Imaginary Theatre Professionalising Theatre in the Levant 1940-1990
This paper examines theatre education in the Levant, i.e. Syria, Lebanon, Iraq, Jordan and Palestine, between late 1940s and early 1990s. As a relatively new phenomenon in the region, Western-style theatre has always sought, but not always found, political, religious, social and artistic recognition. In addition to institutional and “professional” theatre initiatives, this era also witnessed the academic approaches to theatre in the region. Introducing theatre to the Levant was dependent on wealthy citizens who afforded trips to Europe and returned to spread theatre in their cities. Later in the 1970s,
and influenced by Brechtian Epic Theatre, Social Realism and the Theatre of the Absurd, governmental and academic theatre practices and literature rebelled against the existing theatre models, including the theatre makers that were glorified as national symbols. It is argued that theatre makers and theatre institutions in the Levant adopted an ideal description of theatre that was hardly recognised locally. Associating theatre to noble issues in order to promote “serious theatre,” lessened the credibility of local experiences. The dependence on socialist and nationalist ideologies assisted in legitimising theatre in the region, but simultaneously, idealising theatre separated this new art from the existing practices, and consequently mystified it in the region.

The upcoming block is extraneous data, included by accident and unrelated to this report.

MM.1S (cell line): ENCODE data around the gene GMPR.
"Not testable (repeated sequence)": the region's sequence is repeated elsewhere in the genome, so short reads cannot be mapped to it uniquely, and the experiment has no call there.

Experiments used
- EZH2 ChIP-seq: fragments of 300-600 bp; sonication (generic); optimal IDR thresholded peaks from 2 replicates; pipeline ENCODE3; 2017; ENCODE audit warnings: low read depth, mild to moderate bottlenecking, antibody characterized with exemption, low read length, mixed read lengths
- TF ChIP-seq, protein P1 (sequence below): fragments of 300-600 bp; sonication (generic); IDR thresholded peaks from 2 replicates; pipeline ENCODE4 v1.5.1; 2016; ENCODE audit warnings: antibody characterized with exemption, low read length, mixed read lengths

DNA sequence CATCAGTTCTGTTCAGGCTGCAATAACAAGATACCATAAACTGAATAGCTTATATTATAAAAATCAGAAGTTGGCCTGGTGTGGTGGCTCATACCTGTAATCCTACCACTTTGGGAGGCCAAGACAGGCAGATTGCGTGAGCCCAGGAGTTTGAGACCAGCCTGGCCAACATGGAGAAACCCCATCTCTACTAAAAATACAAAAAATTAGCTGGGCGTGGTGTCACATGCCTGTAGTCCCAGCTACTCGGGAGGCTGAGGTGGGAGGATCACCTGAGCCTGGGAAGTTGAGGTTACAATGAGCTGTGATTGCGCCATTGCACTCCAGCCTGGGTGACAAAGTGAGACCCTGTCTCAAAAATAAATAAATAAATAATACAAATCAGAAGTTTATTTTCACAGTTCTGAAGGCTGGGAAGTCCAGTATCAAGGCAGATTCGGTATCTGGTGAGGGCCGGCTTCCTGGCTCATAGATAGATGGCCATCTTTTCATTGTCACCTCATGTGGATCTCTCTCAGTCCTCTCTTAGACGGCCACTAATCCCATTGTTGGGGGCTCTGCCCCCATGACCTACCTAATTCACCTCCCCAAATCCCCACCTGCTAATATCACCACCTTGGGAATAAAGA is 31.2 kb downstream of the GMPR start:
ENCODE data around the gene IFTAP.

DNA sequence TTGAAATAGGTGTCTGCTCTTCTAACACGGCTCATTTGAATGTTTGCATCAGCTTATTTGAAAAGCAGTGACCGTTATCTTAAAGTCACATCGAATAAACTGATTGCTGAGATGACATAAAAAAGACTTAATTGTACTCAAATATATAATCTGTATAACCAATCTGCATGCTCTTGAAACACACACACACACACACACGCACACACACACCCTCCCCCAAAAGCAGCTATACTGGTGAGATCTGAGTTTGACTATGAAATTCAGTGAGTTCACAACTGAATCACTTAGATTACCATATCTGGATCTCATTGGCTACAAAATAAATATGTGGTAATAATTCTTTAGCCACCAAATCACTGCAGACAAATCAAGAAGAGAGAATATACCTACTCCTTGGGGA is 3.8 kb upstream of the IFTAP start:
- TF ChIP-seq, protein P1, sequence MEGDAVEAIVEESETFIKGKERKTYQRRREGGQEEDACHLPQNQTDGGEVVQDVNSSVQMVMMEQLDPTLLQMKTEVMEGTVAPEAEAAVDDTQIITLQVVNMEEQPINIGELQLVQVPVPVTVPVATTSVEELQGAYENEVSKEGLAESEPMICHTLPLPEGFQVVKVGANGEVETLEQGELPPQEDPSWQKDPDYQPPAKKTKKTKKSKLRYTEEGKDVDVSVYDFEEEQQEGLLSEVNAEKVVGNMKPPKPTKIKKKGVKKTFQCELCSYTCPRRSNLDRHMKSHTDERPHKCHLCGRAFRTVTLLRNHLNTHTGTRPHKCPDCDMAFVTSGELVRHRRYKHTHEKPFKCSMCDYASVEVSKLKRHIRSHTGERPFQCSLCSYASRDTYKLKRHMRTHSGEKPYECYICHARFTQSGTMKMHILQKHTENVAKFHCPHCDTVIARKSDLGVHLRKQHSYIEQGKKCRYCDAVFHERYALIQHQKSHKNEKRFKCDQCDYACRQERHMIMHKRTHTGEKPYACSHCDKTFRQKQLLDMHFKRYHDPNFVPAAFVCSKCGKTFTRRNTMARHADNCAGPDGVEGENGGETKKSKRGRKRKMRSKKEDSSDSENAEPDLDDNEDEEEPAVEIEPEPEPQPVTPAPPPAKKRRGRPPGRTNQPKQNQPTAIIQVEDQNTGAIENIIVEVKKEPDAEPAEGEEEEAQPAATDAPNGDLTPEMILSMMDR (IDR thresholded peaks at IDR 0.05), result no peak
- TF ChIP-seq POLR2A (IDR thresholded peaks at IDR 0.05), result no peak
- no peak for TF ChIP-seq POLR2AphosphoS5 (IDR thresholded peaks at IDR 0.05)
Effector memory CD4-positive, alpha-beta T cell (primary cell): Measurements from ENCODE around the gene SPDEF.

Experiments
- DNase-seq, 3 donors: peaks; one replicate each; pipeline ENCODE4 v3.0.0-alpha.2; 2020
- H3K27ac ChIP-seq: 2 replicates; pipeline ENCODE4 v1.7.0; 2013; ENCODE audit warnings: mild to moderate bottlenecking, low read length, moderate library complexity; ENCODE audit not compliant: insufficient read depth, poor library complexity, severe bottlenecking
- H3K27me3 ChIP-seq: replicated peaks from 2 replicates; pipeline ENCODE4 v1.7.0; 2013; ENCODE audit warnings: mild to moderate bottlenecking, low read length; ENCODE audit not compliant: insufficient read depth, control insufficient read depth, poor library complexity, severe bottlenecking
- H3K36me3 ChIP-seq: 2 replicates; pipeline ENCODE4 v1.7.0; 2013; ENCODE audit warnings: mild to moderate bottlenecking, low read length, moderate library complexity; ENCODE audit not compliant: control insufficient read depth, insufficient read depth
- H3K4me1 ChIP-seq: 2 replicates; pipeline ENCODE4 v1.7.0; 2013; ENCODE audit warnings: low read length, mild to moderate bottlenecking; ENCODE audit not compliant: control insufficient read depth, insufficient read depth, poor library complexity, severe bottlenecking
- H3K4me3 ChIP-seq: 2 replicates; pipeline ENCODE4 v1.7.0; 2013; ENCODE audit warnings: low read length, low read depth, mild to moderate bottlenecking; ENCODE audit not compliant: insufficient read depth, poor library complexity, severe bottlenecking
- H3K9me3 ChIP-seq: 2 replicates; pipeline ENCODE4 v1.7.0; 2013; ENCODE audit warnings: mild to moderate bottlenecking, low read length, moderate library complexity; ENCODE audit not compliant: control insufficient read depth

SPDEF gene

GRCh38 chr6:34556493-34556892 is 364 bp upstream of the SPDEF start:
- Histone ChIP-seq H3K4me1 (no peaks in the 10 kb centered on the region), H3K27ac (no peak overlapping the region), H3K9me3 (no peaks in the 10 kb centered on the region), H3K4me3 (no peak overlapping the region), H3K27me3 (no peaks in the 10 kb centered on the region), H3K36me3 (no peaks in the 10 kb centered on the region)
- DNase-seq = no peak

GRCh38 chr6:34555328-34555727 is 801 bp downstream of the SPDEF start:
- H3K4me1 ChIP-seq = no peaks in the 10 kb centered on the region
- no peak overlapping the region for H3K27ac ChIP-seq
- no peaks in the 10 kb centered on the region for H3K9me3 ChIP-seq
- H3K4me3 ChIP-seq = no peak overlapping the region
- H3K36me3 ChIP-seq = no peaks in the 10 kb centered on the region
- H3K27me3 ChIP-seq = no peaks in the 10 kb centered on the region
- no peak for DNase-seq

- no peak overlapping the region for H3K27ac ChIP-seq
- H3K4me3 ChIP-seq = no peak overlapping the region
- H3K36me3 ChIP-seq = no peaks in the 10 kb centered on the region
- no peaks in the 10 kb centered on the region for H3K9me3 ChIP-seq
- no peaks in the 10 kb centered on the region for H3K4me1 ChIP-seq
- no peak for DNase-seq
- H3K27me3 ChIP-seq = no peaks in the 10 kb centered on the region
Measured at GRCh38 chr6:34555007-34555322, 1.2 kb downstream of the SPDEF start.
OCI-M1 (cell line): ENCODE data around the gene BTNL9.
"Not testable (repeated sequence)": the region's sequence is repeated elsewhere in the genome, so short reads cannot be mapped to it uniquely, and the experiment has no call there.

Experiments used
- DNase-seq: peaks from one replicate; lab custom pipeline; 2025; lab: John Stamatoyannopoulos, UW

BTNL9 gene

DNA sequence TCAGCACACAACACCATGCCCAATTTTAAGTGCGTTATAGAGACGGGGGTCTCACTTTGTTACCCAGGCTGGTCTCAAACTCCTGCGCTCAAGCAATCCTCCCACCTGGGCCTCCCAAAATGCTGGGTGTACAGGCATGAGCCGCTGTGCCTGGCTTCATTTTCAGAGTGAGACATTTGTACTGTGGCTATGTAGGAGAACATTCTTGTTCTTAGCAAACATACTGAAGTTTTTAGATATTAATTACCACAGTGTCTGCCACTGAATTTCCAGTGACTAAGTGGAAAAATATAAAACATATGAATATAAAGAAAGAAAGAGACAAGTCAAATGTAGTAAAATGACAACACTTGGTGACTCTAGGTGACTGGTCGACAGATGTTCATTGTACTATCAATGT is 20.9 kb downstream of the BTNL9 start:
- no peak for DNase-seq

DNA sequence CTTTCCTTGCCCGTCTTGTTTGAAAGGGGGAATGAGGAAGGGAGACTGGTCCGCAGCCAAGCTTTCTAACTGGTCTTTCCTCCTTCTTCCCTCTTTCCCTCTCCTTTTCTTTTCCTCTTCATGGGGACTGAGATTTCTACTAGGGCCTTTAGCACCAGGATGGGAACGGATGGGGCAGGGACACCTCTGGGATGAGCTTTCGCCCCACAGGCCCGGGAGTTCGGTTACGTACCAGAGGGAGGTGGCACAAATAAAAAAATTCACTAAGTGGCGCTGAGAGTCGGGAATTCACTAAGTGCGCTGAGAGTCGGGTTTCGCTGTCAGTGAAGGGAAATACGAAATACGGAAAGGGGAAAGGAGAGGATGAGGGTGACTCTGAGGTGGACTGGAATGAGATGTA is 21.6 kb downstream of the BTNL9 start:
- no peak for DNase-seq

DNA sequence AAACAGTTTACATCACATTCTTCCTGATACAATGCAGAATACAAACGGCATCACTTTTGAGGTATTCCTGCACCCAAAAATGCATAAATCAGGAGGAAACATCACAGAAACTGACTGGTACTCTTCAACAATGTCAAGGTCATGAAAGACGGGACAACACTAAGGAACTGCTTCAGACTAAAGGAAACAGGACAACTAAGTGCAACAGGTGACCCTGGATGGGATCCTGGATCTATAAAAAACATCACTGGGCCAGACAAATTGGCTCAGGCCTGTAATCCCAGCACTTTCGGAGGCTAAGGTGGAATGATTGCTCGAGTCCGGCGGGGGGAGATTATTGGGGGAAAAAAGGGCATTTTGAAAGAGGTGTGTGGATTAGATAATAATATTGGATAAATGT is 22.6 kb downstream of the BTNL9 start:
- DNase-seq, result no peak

Copyright (c) 2019 Ziad Adwan
This work is licensed under a Creative Commons Attribution 4.0 International License.